We couldn’t find 18, and let me tell you, we looked. Our GPS hadn’t even heard of it. We asked a couple of people in the town, and they never heard number 18 ever being designated as a road. By staying on Hwy 35 we would end up in Portland, a great town that would lead us in a direction away from Mt Hood.
Eventually, I pulled into a restaurant, bar and casino. They had a special on spaghetti. The picture looked good. Being on the cusp of dusk, I told Kay to wait in the car while I went in to find out who moved 18. I decided to do the asking immediately after Kay told me she didn't want to get out of the car.
The interior of the bar, casino, restaurant was dark. A couple of guys were at the bar nursing their beer. An elderly couple was at one of the tables sopping up the rest of their spaghetti sauce. In a small area in the far corner, two guys were playing the slots.
The waitress, just as pleasant as could be, walked up to me and asked how she could help. I asked her about the road called “18.” She said she had never heard of it. She turned to the bartender who shook his head and shrugged.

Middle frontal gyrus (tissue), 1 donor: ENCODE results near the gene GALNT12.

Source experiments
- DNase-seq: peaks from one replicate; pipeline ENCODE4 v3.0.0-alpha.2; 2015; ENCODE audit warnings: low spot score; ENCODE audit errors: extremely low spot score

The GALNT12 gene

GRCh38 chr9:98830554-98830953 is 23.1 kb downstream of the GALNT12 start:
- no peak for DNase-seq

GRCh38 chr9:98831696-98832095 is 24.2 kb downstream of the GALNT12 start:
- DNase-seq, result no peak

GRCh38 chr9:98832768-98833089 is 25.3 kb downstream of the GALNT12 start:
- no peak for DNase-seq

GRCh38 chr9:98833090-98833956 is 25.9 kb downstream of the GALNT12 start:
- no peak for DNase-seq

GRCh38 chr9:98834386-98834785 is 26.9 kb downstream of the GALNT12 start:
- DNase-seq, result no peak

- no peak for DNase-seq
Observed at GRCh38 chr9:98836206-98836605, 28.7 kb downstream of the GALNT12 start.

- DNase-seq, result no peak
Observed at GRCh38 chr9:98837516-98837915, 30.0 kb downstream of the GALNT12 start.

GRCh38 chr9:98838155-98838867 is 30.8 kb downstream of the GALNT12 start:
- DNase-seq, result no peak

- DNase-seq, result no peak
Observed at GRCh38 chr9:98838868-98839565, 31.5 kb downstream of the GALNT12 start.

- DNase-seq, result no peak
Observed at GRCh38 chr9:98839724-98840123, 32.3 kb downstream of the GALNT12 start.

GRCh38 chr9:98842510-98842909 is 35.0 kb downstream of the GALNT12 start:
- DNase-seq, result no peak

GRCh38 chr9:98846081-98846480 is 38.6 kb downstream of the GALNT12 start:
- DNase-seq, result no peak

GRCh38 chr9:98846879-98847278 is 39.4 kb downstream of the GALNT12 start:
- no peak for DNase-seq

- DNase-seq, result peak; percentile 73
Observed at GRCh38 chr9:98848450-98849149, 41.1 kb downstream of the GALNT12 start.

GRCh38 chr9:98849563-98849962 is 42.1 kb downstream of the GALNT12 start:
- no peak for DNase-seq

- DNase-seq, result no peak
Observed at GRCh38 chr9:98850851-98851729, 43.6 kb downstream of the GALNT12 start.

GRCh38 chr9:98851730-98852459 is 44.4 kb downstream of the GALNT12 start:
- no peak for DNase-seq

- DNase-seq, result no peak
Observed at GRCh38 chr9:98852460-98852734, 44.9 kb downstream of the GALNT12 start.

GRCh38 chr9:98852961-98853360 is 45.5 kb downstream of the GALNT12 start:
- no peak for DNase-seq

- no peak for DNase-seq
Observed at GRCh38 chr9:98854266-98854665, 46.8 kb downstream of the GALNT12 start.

Then an old man playing the slots yelled. “Highway 18? No such thing!” I had a firm grip on the map that showed there was such a thing, so I walked over to the gentleman and showed him the map showing the clear passage marked “18.”
The man shoved the map aside and told me to follow him out back. That’s when I really wished Kay had agreed to go in alone. We stopped on some wooden steps where the old man told me that the road on the map was called Lolo Pass, not 18. He had hauled logs out of Lolo Pass. He told me that the road was paved partway up and partway down, but in-between was a single lane gravel road that was a rough, dangerous drive.
I said, “So you don’t recommend I take it?” – He said, “I didn’t say that. What I’m saying is, I wouldn’t consider driving it this late of the evening without a six pack and some weed.” I told him how much I appreciated his candor, and that he probably saved lives with his advice. I also told him that I hoped he won big at the slots. He said that he had no anticipation of such an occurrence.